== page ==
One-sixth of the US economy is spent on the US healthcare system. About $2.8 trillion is spent annually or an average of $8,500 per person. When compared to other countries, the size of the healthcare system alone would rank fifth in the world. An informative article from Vox analyzes this spending through various comparisons and graphs.
US Healthcare: Past & Present
In the past decade, healthcare reform in the US has focused on providing people with more access to healthcare by means of affordable health insurance. Key facets of the Affordable Care Act include non-discrimination of potential enrollees with chronic conditions and creating health insurance exchanges which helped consumers buy insurance. Though strongly contested through King vs. Burwell and National Federation of Independent Business vs. Sebelius, the ACA remains as intact as law.
On the other end of the health spectrum is public health and preventive medicine. The main principle of public health is prevention through health education, epidemiology and health behavior change, among others. Several industries have grown in the space outside of direct healthcare, including health/wellness/fitness, complementary and alternative medicine and most recently wearable technology through apps and sensors, illustrated in a TED talk by Ted Wolf in “quantified self”
Startups & The Future of Health
The market size of offerings outside of the healthcare space is growing and appears to be an ongoing trend. Key stakeholders in healthcare are jockeying for position. Hospitals systems like the Mayo Clinic and Cleveland Clinic, insurance companies like Blue Cross and Kaiser Permanente as well as retail giants CVS and Walgreens have all embraced recent trends. The onus has been on consumer engagement to improve population-level health outcomes. For example, Kaiser Permanente celebrated a 10-year anniversary of their social marketing campaign KP Thrive last year and continues to promote healthy lifestyles in partnerships with national initiatives. Even CVS rebranded to CVS Health to “help people on their path to better health.”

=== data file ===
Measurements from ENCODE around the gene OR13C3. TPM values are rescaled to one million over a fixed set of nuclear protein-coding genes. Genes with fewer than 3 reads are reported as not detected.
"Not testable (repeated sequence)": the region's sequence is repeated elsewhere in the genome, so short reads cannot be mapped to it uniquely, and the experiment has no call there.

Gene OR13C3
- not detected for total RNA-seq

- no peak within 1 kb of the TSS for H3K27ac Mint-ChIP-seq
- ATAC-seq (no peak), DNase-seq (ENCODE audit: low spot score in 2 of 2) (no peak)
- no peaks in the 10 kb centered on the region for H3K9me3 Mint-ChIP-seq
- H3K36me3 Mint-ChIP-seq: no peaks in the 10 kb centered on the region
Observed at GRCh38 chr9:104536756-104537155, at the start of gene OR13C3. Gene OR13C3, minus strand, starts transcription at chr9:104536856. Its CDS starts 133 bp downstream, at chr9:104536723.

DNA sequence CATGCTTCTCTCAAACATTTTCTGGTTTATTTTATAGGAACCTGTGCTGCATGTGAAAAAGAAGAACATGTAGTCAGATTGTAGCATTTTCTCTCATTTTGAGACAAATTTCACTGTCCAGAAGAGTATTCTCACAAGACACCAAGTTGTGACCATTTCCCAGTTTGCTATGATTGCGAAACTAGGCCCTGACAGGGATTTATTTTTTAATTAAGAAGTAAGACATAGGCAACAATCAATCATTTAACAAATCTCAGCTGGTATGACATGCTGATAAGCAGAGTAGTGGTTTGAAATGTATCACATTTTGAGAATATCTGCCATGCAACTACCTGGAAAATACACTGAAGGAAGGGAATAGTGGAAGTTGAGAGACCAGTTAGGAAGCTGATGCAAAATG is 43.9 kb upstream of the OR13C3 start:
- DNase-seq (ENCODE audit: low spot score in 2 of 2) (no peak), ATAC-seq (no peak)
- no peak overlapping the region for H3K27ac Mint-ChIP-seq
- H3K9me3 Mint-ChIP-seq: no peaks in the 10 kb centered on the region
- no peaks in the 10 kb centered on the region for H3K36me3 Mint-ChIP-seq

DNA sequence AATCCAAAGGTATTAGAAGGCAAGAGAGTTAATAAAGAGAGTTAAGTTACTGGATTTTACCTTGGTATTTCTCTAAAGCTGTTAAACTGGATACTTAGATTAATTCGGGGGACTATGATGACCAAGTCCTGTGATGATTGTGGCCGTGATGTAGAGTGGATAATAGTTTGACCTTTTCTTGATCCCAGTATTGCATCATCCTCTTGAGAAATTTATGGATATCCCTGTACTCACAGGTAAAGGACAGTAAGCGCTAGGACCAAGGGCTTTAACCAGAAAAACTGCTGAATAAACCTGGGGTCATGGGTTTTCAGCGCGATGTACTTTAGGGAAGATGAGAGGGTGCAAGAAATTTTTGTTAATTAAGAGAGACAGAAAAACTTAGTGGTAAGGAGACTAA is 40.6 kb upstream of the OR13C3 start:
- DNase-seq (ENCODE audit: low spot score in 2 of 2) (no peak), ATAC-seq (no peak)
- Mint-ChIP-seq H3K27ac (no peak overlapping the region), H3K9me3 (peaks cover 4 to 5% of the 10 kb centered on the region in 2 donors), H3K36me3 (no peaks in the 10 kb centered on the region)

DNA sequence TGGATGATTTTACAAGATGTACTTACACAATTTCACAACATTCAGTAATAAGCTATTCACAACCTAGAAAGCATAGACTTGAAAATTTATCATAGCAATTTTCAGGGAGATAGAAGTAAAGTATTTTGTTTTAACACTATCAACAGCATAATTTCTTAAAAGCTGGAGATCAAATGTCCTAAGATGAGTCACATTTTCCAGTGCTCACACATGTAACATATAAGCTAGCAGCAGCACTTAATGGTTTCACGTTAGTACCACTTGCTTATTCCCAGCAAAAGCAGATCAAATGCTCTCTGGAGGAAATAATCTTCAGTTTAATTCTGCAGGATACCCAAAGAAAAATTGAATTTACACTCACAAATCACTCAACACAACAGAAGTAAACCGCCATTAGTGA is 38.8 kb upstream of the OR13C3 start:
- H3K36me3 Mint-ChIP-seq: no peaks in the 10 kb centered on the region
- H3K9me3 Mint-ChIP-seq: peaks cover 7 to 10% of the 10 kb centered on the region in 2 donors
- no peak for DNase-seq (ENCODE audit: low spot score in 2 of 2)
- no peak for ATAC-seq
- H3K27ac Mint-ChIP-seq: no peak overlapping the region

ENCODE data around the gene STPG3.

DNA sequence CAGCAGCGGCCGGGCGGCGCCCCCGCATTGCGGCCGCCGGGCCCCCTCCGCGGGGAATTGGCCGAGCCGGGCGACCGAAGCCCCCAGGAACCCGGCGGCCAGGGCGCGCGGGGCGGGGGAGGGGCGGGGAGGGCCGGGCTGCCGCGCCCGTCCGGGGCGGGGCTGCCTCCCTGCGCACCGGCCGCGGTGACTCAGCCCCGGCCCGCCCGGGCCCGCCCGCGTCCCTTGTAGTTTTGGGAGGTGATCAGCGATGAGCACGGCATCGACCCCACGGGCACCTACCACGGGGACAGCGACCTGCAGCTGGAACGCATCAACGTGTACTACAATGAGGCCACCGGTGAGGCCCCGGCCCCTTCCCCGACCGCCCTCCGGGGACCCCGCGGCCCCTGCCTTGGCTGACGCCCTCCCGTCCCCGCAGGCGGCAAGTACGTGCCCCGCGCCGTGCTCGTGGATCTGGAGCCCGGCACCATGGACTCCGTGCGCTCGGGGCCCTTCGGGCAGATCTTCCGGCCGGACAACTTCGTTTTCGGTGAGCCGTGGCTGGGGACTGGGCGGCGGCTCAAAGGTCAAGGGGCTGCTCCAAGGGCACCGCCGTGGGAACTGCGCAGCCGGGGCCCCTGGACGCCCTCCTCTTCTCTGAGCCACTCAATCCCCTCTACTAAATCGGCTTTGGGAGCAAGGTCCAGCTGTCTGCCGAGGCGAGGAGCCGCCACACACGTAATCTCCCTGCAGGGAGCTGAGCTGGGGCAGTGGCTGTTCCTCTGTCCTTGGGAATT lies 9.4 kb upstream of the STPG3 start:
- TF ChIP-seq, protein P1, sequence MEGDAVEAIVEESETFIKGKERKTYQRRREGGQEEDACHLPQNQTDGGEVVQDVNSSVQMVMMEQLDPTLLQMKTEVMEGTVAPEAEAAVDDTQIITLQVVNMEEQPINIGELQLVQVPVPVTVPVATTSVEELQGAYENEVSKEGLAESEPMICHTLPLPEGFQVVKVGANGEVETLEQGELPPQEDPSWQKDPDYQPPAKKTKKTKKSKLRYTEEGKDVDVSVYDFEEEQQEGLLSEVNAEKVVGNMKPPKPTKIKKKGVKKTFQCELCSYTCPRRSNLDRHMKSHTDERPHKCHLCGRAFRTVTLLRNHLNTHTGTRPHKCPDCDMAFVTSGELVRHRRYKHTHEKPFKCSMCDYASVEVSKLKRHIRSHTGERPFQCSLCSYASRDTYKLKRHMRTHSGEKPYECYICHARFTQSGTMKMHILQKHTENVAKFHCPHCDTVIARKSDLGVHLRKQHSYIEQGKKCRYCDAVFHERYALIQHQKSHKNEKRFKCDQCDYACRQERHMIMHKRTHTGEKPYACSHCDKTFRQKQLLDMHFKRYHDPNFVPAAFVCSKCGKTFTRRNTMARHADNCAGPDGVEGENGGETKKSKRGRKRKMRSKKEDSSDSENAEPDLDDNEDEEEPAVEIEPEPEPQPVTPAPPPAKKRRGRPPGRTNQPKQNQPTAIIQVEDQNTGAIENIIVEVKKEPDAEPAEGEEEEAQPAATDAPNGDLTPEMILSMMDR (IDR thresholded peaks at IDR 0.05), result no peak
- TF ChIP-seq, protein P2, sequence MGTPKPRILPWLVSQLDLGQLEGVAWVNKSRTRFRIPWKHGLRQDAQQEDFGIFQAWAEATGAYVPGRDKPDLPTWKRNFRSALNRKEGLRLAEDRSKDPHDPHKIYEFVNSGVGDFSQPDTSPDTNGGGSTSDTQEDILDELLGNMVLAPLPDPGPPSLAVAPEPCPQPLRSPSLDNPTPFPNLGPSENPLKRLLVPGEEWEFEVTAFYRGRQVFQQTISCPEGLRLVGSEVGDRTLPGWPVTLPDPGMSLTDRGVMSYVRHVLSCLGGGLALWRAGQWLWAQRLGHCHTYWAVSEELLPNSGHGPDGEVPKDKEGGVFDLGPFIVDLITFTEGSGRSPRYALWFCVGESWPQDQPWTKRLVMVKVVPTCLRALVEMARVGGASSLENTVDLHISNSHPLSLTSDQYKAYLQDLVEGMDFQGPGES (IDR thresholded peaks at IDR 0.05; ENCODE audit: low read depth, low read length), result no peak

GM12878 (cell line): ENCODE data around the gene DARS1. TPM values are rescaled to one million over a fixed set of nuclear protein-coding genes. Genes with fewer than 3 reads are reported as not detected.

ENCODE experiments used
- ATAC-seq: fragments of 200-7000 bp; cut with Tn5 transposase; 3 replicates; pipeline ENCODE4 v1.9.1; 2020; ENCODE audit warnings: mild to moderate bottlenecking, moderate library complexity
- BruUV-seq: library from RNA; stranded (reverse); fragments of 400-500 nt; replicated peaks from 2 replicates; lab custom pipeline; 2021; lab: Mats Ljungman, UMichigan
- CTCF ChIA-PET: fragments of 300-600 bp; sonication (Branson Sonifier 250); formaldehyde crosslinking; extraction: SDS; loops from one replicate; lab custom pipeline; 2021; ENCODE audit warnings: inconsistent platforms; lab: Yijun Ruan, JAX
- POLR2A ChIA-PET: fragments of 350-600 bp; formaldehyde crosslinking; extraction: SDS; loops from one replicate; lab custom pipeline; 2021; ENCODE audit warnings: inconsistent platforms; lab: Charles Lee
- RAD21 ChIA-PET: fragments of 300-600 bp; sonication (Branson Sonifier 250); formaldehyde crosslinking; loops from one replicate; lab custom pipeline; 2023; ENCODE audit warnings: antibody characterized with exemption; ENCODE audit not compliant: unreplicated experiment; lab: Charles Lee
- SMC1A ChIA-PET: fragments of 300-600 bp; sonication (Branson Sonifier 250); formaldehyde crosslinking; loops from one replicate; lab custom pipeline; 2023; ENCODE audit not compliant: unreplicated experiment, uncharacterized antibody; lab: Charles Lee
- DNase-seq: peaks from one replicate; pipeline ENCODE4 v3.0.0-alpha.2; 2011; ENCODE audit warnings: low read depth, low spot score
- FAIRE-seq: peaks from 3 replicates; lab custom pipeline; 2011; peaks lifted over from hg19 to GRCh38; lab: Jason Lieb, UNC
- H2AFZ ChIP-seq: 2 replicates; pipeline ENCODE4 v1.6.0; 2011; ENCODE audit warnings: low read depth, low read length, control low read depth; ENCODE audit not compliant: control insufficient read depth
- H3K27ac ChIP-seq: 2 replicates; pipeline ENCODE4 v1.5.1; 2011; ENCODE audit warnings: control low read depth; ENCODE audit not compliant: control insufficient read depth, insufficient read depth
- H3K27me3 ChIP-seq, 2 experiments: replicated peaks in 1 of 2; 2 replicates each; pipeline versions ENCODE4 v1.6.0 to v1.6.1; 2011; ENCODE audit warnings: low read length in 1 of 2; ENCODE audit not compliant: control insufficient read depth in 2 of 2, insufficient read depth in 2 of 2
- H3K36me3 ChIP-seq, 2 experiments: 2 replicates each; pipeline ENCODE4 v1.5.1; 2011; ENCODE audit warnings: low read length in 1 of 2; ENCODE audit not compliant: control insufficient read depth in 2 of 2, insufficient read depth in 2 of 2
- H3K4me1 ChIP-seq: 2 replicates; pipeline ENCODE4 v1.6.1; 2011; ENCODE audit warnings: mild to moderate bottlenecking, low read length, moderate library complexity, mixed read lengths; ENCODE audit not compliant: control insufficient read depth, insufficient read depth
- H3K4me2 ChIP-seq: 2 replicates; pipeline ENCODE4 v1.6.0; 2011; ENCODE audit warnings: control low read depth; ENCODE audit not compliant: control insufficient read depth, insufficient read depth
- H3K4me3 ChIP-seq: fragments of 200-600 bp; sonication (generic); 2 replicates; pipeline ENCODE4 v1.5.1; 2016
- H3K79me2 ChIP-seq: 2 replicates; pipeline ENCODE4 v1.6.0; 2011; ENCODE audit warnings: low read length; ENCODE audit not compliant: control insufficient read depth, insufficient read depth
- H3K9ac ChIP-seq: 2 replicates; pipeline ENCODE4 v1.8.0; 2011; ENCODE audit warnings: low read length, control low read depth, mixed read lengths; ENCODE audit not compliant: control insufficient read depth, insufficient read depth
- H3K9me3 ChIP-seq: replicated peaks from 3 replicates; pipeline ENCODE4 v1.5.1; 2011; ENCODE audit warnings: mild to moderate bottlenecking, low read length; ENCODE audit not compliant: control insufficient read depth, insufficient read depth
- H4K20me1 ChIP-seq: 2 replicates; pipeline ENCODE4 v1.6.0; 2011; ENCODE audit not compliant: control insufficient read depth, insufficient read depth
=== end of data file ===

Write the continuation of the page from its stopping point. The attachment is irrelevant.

Two startups based in the Triangle of North Carolina have been growing rapidly and have the potential to impact population health. First is startup, Validic, based in Durham, NC. It offers wellness companies and healthcare providers a platform to manage and analyze their patients’ wearable technology-based data. In its most recent round of funding, Validic secured another $12.5 million, which included Kaiser Permanente’s ventures arm, Kaiser Ventures. Considering the number of apps to collect health data from various sources, Validic looks to be a key player in data aggregation and management of personal health data.
The second startup that grabbed the attention of “high-profile investors” a few weeks ago is Predictify.me. The Raleigh-based startup takes large data sets and “extrapolates” them into the future data sets. Future data sets enable analysts to forecast and can plan strategic moves accordingly. Chief Data Scientist, Dr. Usmani, is renowned for his work in public safety and counter-terrorism in his native country of Pakistan. Despite starting in the private sector for consumer buying habits, Dr. Usmani and Predictify.me aims to focus on making social impact. Innovating to improve the healthcare system just may be the social impact that Predictify.me is looking for. Imagine if predictive analysis took place with an individual health consumer. How might researchers, public health practitioners and companies utilize this to keep individuals healthy?
The US economy cannot sustain the pace of healthcare spending and the potential applications outside of the healthcare system seem ready to bring more value for each dollar spent. How wearable technology will affect population-level health outcomes is still unknown. But with Validic, Predictify.me and others leveraging technology to obtain, manage and analyze data sets, don’t be surprised if health outcomes start to improve.
Originally published on Startup Grind